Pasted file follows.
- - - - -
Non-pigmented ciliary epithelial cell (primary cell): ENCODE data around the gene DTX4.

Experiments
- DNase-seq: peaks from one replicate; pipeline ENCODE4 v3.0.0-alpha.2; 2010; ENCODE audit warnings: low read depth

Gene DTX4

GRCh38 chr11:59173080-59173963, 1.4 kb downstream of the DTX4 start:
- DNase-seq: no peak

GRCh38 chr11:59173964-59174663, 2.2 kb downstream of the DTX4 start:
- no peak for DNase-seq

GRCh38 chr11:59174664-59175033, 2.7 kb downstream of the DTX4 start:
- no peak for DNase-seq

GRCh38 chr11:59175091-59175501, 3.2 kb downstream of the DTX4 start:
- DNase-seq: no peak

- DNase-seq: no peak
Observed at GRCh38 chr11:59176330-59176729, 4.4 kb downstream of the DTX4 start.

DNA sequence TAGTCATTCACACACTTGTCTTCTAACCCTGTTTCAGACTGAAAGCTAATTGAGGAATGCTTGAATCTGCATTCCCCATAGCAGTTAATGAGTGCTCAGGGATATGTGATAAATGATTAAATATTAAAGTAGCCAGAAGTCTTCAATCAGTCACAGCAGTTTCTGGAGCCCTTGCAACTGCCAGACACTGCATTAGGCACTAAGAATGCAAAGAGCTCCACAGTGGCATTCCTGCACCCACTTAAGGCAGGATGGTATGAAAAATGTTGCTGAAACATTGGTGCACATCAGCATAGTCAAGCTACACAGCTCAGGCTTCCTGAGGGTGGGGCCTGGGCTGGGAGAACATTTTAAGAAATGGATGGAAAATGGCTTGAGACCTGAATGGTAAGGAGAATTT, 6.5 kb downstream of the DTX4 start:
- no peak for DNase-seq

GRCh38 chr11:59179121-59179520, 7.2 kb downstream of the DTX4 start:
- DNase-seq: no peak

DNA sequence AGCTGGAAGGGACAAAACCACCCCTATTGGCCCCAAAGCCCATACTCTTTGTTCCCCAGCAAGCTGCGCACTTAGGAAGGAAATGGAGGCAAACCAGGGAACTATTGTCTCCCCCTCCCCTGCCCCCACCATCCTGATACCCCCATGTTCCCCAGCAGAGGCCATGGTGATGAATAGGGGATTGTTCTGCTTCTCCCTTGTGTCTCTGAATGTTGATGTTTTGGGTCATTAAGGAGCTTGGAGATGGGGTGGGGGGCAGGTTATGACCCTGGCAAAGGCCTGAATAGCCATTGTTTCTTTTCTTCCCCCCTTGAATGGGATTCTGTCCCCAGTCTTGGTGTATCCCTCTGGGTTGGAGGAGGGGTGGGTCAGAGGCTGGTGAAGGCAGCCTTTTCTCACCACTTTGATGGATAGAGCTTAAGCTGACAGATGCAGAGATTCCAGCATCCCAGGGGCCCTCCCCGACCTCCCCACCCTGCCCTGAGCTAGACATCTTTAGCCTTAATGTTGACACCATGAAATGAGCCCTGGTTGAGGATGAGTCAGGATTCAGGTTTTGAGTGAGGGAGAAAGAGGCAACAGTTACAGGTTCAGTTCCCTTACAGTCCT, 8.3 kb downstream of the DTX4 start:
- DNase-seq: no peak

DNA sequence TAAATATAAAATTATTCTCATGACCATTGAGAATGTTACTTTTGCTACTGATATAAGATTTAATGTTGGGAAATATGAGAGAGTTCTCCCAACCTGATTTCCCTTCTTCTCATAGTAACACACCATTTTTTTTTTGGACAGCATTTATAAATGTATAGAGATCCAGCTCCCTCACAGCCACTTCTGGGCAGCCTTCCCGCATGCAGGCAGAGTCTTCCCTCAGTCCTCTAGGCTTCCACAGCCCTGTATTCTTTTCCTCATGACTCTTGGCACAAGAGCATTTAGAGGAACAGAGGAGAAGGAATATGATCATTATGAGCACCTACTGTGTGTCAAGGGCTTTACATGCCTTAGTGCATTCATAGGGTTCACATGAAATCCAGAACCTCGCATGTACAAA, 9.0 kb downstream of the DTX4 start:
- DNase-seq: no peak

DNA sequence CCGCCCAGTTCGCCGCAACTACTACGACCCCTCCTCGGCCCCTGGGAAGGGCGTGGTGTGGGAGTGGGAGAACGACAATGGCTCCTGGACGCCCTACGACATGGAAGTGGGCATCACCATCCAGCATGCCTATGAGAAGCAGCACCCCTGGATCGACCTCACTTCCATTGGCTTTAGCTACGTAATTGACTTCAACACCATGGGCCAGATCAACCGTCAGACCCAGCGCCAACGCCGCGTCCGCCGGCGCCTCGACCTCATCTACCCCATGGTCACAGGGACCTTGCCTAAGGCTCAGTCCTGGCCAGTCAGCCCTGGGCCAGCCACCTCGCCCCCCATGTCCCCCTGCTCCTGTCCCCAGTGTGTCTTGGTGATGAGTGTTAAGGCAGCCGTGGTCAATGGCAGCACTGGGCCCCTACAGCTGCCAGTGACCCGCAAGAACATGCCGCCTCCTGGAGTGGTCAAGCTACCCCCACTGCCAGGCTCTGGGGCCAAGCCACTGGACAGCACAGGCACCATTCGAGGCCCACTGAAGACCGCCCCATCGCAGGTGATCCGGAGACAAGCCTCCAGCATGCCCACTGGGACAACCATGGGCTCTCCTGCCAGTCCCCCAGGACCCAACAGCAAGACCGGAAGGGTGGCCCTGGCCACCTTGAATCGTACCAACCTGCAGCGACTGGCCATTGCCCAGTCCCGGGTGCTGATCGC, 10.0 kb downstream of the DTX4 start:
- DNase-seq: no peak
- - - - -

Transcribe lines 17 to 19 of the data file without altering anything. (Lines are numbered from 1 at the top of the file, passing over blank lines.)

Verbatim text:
GRCh38 chr11:59179121-59179520, 7.2 kb downstream of the DTX4 start:
- DNase-seq: no peak

DNA sequence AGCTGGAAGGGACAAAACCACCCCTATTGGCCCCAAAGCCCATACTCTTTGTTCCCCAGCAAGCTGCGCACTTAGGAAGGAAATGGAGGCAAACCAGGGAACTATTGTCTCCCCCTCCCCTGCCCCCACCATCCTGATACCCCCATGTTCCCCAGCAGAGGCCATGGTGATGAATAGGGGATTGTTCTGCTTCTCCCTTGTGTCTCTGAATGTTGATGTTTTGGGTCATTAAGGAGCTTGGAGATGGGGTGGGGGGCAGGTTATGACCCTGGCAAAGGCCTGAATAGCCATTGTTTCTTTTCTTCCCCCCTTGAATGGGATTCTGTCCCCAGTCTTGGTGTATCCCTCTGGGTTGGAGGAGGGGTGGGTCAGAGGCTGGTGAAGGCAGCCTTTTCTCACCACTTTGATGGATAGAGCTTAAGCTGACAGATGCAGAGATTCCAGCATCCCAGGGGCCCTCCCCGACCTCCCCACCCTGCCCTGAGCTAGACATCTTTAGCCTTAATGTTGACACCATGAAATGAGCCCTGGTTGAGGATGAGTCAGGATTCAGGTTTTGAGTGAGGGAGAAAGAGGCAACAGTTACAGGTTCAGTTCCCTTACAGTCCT, 8.3 kb downstream of the DTX4 start: